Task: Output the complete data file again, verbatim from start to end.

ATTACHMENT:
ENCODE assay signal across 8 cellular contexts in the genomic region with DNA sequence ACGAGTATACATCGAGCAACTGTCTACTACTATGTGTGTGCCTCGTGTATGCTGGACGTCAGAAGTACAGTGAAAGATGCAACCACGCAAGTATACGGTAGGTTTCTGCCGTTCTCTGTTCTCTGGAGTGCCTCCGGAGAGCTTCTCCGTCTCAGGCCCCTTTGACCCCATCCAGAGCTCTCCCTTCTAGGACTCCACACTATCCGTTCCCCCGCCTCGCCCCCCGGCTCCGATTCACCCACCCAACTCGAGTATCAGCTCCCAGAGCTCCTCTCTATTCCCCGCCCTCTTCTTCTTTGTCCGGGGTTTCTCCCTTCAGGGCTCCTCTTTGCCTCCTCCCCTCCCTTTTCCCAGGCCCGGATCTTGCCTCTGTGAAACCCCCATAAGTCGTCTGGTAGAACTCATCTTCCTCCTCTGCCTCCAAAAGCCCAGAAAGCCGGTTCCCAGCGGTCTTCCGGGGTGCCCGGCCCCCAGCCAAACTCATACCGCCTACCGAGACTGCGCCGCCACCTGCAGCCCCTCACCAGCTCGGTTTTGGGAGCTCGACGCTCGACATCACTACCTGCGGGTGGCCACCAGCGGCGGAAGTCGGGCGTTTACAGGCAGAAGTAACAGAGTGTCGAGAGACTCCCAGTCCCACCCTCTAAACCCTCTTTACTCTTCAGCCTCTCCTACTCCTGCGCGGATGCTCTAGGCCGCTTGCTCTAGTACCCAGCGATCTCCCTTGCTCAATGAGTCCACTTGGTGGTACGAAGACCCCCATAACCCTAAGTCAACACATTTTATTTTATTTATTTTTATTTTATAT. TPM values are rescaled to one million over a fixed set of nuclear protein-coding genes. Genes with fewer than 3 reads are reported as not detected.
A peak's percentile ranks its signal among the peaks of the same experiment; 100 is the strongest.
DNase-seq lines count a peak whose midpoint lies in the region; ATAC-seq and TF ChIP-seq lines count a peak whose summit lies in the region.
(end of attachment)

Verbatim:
ENCODE assay signal across 8 cellular contexts in the genomic region with DNA sequence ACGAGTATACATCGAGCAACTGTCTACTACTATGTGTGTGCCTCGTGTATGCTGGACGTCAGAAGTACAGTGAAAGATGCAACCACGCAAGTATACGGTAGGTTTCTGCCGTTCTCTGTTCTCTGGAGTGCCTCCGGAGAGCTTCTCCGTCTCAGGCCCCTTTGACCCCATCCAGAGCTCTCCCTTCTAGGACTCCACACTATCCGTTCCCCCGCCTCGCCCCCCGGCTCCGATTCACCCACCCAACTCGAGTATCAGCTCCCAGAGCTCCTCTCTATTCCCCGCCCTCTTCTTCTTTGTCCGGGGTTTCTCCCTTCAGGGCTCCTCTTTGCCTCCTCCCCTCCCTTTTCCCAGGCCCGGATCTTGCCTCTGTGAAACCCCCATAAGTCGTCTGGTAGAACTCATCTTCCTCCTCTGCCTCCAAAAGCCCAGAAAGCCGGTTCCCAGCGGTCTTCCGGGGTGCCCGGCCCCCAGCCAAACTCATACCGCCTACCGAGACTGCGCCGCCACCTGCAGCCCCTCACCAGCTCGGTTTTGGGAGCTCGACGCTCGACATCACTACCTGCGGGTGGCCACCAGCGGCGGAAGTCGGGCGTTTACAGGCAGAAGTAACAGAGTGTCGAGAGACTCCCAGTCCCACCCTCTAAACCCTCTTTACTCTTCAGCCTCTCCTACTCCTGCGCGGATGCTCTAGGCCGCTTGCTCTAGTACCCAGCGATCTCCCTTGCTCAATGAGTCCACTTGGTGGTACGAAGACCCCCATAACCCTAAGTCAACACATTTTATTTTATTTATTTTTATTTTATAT. TPM values are rescaled to one million over a fixed set of nuclear protein-coding genes. Genes with fewer than 3 reads are reported as not detected.
A peak's percentile ranks its signal among the peaks of the same experiment; 100 is the strongest.
DNase-seq lines count a peak whose midpoint lies in the region; ATAC-seq and TF ChIP-seq lines count a peak whose summit lies in the region.